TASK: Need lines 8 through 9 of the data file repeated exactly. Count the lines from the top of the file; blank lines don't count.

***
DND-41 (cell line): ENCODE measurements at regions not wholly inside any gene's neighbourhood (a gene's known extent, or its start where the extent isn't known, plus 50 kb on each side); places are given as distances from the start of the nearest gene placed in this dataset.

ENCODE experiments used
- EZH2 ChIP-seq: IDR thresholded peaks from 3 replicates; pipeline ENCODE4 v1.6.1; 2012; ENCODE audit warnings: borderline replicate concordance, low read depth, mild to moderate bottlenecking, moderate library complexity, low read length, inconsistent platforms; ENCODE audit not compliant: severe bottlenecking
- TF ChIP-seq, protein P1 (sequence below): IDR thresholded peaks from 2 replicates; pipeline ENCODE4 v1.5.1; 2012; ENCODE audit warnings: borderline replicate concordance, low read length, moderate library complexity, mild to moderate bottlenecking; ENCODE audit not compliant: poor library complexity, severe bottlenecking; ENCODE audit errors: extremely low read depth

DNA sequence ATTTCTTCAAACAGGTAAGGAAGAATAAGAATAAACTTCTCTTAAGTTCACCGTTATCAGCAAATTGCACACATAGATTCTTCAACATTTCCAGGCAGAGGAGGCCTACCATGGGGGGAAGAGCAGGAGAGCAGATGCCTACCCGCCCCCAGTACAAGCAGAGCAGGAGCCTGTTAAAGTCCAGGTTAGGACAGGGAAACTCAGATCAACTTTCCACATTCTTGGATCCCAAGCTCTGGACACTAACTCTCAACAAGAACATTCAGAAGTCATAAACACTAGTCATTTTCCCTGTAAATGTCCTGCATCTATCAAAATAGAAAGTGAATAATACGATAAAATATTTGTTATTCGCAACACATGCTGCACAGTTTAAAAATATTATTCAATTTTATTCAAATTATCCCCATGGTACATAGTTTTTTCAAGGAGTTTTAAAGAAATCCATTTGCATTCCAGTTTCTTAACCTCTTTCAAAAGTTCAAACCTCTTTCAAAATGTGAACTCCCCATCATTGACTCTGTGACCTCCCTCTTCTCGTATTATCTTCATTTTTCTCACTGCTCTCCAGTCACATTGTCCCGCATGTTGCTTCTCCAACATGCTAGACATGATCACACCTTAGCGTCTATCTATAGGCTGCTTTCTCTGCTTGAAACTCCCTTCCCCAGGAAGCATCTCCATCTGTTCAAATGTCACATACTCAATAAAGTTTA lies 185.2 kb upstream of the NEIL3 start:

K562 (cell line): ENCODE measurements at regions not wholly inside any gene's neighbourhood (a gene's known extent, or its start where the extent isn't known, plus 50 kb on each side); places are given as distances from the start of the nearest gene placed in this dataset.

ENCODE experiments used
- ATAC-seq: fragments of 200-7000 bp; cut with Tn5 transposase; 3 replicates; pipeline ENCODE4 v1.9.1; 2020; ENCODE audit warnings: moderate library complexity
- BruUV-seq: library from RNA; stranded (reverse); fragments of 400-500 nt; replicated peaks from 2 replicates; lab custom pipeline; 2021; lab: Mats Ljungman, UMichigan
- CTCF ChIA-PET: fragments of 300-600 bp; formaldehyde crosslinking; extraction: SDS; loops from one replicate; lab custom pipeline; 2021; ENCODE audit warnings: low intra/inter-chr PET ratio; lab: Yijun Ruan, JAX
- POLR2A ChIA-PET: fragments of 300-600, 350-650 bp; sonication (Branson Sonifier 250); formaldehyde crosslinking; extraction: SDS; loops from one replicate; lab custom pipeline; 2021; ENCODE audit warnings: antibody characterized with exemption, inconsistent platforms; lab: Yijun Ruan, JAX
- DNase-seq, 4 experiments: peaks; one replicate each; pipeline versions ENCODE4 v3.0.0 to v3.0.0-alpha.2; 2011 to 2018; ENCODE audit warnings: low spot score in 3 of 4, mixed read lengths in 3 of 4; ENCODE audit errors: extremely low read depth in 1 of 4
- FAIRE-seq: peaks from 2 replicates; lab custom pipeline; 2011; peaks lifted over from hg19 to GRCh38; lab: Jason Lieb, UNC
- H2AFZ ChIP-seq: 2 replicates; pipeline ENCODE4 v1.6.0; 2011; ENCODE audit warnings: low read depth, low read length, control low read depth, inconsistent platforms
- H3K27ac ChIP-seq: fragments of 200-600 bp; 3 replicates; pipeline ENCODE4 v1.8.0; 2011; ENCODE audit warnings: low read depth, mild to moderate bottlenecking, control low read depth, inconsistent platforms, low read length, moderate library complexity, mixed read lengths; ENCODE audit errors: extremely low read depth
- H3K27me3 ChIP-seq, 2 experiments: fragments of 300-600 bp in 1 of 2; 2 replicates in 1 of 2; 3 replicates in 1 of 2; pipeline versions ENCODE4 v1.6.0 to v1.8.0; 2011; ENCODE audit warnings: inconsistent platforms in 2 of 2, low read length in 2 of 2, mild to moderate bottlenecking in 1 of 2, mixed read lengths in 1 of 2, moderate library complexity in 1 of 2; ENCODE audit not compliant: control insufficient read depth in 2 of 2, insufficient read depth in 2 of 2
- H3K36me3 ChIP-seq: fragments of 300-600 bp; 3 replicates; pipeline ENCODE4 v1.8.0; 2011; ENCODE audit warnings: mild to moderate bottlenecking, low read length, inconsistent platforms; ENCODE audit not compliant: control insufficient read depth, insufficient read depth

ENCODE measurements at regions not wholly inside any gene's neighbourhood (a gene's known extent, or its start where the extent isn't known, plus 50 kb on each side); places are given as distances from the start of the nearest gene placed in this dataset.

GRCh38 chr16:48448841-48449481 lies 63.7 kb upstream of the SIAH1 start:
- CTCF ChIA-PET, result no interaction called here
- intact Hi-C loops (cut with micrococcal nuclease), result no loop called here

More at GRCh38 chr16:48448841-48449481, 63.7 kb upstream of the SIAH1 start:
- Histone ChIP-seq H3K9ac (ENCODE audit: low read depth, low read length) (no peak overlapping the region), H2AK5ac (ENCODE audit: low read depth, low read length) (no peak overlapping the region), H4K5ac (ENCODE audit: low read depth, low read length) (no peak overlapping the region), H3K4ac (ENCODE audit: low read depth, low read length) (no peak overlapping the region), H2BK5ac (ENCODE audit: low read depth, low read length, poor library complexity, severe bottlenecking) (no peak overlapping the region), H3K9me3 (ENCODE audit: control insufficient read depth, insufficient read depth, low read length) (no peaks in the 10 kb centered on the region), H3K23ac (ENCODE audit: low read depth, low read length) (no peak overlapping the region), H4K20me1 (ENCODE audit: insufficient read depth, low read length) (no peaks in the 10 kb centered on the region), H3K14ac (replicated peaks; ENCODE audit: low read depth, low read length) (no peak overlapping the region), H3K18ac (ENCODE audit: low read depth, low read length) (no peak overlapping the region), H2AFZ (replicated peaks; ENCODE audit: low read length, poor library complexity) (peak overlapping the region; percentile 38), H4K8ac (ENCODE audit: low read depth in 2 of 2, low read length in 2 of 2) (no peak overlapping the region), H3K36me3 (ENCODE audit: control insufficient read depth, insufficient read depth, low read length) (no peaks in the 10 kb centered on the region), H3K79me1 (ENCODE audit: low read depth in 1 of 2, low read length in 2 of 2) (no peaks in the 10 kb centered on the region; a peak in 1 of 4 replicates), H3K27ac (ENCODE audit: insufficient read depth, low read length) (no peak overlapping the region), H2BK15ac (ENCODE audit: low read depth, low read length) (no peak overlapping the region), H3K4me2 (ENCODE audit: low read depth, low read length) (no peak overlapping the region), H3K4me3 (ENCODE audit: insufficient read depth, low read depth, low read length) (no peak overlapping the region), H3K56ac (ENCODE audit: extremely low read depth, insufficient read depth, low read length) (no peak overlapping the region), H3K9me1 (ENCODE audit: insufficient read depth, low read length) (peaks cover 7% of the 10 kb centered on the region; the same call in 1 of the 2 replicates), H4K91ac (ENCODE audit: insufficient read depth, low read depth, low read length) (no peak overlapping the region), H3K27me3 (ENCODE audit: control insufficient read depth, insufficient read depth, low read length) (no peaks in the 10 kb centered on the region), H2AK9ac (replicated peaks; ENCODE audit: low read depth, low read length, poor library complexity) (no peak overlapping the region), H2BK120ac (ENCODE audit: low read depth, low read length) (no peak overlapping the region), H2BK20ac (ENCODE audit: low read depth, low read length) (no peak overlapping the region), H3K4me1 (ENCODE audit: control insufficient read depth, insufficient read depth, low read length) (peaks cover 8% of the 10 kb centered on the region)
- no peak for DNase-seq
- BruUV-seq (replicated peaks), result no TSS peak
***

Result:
- ATAC-seq: fragments of 200-7000 bp; cut with Tn5 transposase; 3 replicates; pipeline ENCODE4 v1.9.1; 2020; ENCODE audit warnings: moderate library complexity
- BruUV-seq: library from RNA; stranded (reverse); fragments of 400-500 nt; replicated peaks from 2 replicates; lab custom pipeline; 2021; lab: Mats Ljungman, UMichigan